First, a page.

No, it's not just you. The barriers to entry in hardware are much higher than in software. Over the last year or so I've been watching the struggles of WakeMate, a Y-Combinator company, trying to build a fairly simple hardware product from scratch. It took a year longer than they expected, and when they finally started shipping the software, they discovered that their power supply vendor had provided them with inferior power supplies that tended to burst into flames. Given that their product was something you take to bed with you, this was a pretty bad start.
That's before you even get to patent issues. The world of mobile phones is positively encrusted in patents. Only the biggest companies can afford to buy access to all the patent portfolios you need to make a mobile phone. That's why you hardly see any new entrants.
You should think about what the differentiating features of your phone would be, and then your best approach would probably be to find an existing handset manufacturer to take it on. Still, as a startup, you'll have some incredible competition and have a very, very steep hill to climb, which is why there are so many web startups and so few hardware startups.
Patents are not really the main issue.
The problem with hardware products is that they require a lot of upfront investment (money) to make, they take time to design and manufacture (so you can't iterate quickly). Combined, these two mean that it's easy to fail big in hardware. Web 2.0 startups don't have that problem.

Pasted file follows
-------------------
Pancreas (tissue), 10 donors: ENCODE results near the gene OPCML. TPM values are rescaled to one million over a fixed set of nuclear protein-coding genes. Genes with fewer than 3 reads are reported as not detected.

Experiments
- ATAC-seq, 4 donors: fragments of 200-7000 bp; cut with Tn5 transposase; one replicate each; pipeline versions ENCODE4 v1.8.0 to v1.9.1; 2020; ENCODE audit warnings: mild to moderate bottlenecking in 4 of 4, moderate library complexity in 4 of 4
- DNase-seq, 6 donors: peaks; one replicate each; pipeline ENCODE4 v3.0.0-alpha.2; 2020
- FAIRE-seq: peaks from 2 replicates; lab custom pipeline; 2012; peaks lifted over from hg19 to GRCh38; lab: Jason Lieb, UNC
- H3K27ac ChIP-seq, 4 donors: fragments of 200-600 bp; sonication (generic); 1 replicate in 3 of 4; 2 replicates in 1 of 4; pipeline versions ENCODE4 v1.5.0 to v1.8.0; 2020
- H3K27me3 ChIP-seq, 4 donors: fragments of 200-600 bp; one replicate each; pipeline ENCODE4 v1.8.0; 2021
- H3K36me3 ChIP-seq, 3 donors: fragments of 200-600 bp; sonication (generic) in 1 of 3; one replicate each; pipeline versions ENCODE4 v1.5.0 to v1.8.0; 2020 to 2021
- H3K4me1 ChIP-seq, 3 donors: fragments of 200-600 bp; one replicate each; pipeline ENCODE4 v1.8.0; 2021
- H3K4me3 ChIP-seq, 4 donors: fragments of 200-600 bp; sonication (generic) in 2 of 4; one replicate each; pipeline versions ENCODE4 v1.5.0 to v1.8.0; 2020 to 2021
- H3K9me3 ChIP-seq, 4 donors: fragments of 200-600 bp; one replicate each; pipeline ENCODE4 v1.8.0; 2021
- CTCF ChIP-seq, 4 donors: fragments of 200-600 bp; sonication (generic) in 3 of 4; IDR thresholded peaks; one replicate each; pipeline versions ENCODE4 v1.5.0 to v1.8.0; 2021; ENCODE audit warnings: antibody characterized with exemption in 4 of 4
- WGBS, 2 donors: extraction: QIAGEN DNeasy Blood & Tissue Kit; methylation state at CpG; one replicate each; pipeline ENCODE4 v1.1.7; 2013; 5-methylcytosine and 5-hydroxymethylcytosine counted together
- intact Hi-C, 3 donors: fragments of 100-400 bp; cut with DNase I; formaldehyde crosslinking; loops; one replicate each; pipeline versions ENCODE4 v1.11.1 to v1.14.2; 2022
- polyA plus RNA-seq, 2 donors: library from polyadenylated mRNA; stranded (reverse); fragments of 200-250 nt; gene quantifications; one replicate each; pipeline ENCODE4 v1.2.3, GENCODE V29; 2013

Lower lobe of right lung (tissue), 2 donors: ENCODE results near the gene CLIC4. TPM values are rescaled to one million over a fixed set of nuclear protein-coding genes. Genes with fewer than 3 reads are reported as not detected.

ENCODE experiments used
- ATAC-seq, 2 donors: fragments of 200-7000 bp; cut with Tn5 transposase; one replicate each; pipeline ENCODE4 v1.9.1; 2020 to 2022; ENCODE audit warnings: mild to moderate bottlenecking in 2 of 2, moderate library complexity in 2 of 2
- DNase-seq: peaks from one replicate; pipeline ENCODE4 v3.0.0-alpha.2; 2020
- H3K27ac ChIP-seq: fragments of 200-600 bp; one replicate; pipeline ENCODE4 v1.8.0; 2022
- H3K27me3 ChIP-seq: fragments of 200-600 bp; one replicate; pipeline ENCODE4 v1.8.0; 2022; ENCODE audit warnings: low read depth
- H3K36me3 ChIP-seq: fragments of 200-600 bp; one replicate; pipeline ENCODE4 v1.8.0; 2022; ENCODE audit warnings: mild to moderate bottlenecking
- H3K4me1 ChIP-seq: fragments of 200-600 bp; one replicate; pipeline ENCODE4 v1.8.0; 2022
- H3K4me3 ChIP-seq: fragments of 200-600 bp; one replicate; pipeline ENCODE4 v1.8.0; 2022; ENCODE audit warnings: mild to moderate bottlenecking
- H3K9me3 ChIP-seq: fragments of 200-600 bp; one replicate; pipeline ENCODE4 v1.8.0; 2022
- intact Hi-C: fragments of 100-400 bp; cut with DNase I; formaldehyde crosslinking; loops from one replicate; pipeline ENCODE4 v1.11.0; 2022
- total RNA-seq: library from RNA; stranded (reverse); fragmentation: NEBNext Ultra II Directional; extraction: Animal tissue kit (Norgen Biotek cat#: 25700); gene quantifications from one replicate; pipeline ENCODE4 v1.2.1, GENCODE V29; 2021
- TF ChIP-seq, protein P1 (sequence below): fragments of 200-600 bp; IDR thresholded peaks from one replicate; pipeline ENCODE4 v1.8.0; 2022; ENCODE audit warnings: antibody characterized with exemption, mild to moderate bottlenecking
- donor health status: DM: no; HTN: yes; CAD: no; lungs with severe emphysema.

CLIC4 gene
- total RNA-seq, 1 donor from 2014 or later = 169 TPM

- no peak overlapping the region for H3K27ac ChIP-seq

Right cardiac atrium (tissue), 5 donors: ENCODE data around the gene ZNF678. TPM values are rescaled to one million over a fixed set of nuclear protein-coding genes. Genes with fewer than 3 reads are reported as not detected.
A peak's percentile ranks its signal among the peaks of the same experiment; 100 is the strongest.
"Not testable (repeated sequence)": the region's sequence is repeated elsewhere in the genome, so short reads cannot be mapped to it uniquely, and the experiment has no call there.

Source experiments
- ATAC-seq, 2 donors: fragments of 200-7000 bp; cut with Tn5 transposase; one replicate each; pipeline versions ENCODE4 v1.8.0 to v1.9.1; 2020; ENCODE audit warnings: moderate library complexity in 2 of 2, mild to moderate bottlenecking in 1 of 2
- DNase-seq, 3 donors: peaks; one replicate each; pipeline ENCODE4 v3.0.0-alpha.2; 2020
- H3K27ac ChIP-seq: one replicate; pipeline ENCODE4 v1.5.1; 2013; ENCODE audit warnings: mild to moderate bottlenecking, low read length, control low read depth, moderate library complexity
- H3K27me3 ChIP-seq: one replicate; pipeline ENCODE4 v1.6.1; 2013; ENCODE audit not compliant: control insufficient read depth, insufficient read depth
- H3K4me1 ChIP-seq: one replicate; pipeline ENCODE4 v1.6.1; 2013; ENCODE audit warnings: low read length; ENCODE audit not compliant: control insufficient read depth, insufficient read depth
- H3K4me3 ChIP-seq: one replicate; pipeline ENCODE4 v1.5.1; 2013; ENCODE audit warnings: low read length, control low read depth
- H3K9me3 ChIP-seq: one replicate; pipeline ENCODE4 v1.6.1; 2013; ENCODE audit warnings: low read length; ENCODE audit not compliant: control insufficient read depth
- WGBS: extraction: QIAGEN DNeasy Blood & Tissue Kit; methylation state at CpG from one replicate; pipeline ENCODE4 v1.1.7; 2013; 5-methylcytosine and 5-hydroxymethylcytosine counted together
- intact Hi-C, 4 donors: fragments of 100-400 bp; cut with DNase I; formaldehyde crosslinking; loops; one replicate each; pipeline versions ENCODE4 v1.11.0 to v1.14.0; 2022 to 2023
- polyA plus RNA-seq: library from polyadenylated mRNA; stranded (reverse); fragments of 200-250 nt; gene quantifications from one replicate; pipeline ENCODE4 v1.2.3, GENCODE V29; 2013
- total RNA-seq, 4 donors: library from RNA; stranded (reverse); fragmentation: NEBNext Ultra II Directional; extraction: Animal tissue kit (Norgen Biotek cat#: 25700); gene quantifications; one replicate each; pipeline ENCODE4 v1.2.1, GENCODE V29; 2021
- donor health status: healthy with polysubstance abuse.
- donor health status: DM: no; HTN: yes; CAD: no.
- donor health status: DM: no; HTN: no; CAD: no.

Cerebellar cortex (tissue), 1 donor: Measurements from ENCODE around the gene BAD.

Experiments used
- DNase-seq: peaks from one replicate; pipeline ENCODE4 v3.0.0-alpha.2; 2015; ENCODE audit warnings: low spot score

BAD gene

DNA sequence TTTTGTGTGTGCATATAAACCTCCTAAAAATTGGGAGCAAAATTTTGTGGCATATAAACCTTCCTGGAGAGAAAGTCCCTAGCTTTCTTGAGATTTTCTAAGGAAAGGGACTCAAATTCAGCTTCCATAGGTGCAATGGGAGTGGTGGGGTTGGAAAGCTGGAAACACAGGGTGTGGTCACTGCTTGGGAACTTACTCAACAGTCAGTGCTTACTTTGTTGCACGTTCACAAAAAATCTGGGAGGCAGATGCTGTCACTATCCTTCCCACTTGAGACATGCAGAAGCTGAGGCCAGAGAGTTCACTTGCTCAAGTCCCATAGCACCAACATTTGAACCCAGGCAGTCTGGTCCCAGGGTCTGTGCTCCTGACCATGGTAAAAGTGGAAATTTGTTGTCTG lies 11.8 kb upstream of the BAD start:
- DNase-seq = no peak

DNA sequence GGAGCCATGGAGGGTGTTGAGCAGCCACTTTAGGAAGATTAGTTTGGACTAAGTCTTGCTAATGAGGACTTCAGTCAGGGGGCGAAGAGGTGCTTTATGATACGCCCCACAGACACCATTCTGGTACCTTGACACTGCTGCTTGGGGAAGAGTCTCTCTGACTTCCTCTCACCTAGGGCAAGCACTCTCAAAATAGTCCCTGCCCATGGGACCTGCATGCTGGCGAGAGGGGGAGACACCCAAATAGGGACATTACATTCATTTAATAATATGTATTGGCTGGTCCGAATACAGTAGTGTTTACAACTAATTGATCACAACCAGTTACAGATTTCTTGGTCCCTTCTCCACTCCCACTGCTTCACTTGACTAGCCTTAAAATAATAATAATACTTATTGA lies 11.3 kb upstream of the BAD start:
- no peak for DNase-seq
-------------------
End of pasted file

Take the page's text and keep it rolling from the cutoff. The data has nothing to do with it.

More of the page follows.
That being said, the upside of hardware startups is that you stand a good chance of having much less competition, and you can sometimes build amazing products with a mix of hardware and software, that none of your 100% software-only competitors can match.
At the Founder Showcase last Tuesday, one of the investors said very casually that for hardware companies, a seed round means $2M minimum. Now you know.
In addition to the other answers another problem is volume. e.g. You'll forecast ordering 10,000 units but only actually order 1,000. So your suppliers will charge you a lot more per unit.
Say I want to create a simple mobileFor a specific answer, I worked in the mobile phone world until a little over a year ago, and still have friends working on phones for Motorola, Nokia, and Google. Yes, there are a lot of patent issues you can trip over, both on the hardware and software side. The smartphone players in particular all have large patent portfolios and regularly like to duke it out in court; it usually winds up with some sort of cross-licensing truce that falls apart after a few years and then they're back at it again.
phone with touch capabilities. What
are obstacles in terms of the laws and
patents that I would run into?
So it's not something you want to just waltz into without being prepared. You really need to have some experienced industry people who know where the problem areas are, and also retain a really good intellectual property law firm.
But as others have said, the bigger problem with consumer electronic hardware is the design and manufacturing. It's very expensive and difficult to come up with a design that will meet customer needs and can also be manufactured with good quality at a reasonable cost. For something of the general complexity of a cell phone, you can figure on something in the dollar range of tens-of-millions to get the first one out the door. That's one of the reasons you'll see many cell phone hardware manufacturers like HTC and Samsung shipping nearly-identical phones with, say, Android and Windows Mobile 7.